Bears quarterback Mitch Trubisky is expected to start against the Saints on Sunday after missing most of the last two games with a shoulder injury, but don’t expect too much too soon.
If we’ve learned anything about Trubisky in his three years with the Bears, it’s that he’s not a natural. He’s a “reps guy” who needs to be fully warmed up before he gets in a groove. He can’t jump out of bed and throw for 300 yards and four touchdowns.
The only question is how long will it take? Even against the Dolphins last year after the bye, Trubisky — coming off a six-touchdown game against the Buccaneers — threw for 89 yards, no touchdowns and an 82.1 rating in the first half. He warmed up in the second half and finished with 316 yards, three touchdown passes and a 122.5 rating in the 31-28 overtime loss.
On Sunday, he’ll not only be coming off the bye, but a three-week absence since suffering a left shoulder injury against the Vikings on Sept. 29. And it remains to be seen just how efficient he’ll be.
Last season, he was notably unproductive against the Rams — 16-for-30 for 110 yards, one touchdown, three interceptions and a rating of 33.3 — after missing the previous two games.
Asked whether rust or the Rams’ defense was the bigger factor in Trubisky’s poor performance, coach Matt Nagy predictably said “probably a little of both.” But he unpredictably added a third factor — Trubisky’s own mindset, and acknowledged that rectifying that issue is a concern heading into this game.
“We’ve been through this before,” Nagy said Friday after practice. “We want to make sure, because of the results of what happened last year in that game — how do we prevent that really from happening again? And that’s the mental side.
“Was he so focused on rehabbing back that it took away from the mental part of the game? Or was it just the game? That’s where we need to collaborate here in the next 24-48 hours and say, ‘We feel good.’ Because if we feel good about it and we want to do it, there’s no looking back.”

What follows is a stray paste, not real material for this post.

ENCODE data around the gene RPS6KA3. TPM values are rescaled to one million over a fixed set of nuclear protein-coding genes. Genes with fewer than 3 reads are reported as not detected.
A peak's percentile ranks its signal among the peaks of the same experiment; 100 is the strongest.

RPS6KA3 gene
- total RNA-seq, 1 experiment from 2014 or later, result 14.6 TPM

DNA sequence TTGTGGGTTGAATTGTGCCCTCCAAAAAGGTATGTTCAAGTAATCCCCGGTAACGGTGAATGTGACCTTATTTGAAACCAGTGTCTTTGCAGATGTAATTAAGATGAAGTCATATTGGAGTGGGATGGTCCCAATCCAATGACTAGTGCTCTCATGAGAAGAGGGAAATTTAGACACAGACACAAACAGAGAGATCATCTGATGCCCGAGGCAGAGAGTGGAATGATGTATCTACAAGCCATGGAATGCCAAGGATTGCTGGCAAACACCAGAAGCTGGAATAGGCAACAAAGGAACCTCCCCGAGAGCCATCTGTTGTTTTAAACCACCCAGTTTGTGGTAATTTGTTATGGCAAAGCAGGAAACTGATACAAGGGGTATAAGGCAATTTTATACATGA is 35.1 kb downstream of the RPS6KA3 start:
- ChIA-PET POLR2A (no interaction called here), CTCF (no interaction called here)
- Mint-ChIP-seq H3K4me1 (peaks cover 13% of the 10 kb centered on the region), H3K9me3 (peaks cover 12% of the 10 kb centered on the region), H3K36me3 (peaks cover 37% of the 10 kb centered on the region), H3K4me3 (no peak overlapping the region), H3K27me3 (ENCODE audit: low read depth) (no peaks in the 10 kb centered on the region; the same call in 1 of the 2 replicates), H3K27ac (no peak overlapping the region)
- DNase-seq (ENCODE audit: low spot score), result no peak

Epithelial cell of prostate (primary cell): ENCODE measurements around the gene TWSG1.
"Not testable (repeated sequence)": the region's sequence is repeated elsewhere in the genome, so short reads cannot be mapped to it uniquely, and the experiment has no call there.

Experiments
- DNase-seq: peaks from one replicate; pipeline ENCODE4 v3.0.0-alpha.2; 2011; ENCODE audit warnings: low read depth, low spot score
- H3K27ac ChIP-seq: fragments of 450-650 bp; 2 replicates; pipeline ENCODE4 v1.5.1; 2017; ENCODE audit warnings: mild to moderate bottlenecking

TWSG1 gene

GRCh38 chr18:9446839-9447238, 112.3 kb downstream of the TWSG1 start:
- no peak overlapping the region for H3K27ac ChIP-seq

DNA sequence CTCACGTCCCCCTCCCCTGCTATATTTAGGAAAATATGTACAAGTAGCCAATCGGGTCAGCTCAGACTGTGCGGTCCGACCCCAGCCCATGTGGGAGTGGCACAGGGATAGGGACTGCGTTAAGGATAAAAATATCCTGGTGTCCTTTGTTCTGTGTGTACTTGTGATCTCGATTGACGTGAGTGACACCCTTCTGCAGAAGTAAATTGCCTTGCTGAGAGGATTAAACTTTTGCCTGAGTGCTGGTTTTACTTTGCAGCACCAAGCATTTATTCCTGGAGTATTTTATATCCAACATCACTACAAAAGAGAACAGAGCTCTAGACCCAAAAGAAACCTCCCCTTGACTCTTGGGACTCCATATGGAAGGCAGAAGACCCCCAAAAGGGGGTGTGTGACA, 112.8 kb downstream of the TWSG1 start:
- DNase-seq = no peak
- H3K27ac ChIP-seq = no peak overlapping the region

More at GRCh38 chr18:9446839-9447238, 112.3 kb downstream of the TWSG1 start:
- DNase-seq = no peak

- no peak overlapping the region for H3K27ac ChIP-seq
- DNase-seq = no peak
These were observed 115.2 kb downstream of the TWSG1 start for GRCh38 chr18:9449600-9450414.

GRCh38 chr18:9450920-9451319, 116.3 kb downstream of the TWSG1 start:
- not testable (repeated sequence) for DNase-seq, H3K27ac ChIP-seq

It will be interesting to see what happens, because if Trubisky continues to struggle to reach that next level, the mental part of his game is the next culprit. After starting 12 games under difficult circumstances as a rookie under John Fox, the Bears have surrounded Trubisky with coaching, upgraded weapons and technology to create a comfort zone that gives him the best chance to succeed. At some point the question will be whether he has the mental fortitude to make it work.
Trubisky is aware of the importance of that factor, which was apparent when he was asked about the frustration of getting injured right after his three-touchdown game against the Redskins:
“It’s all part of the mental game,” he said. “You feel good. You kind of felt like it was a turning point for me and the offense to hopefully jump-start into the Vikings game. And then six plays into it you come out.
“It’s definitely frustrating, but you go back to how I prepared mentally to go into that Washington game and try to get back to that mindset and practice with the guys and fly around and just do my job. It’s a big part of the mental game, and you’ve just gotta prepare mentally to do your job and be in the right mindset to make plays for your team.”
In that respect, the mental aspect is like every other facet of playing quarterback for Trubisky. He knows what he has to do. Now he just has to do it.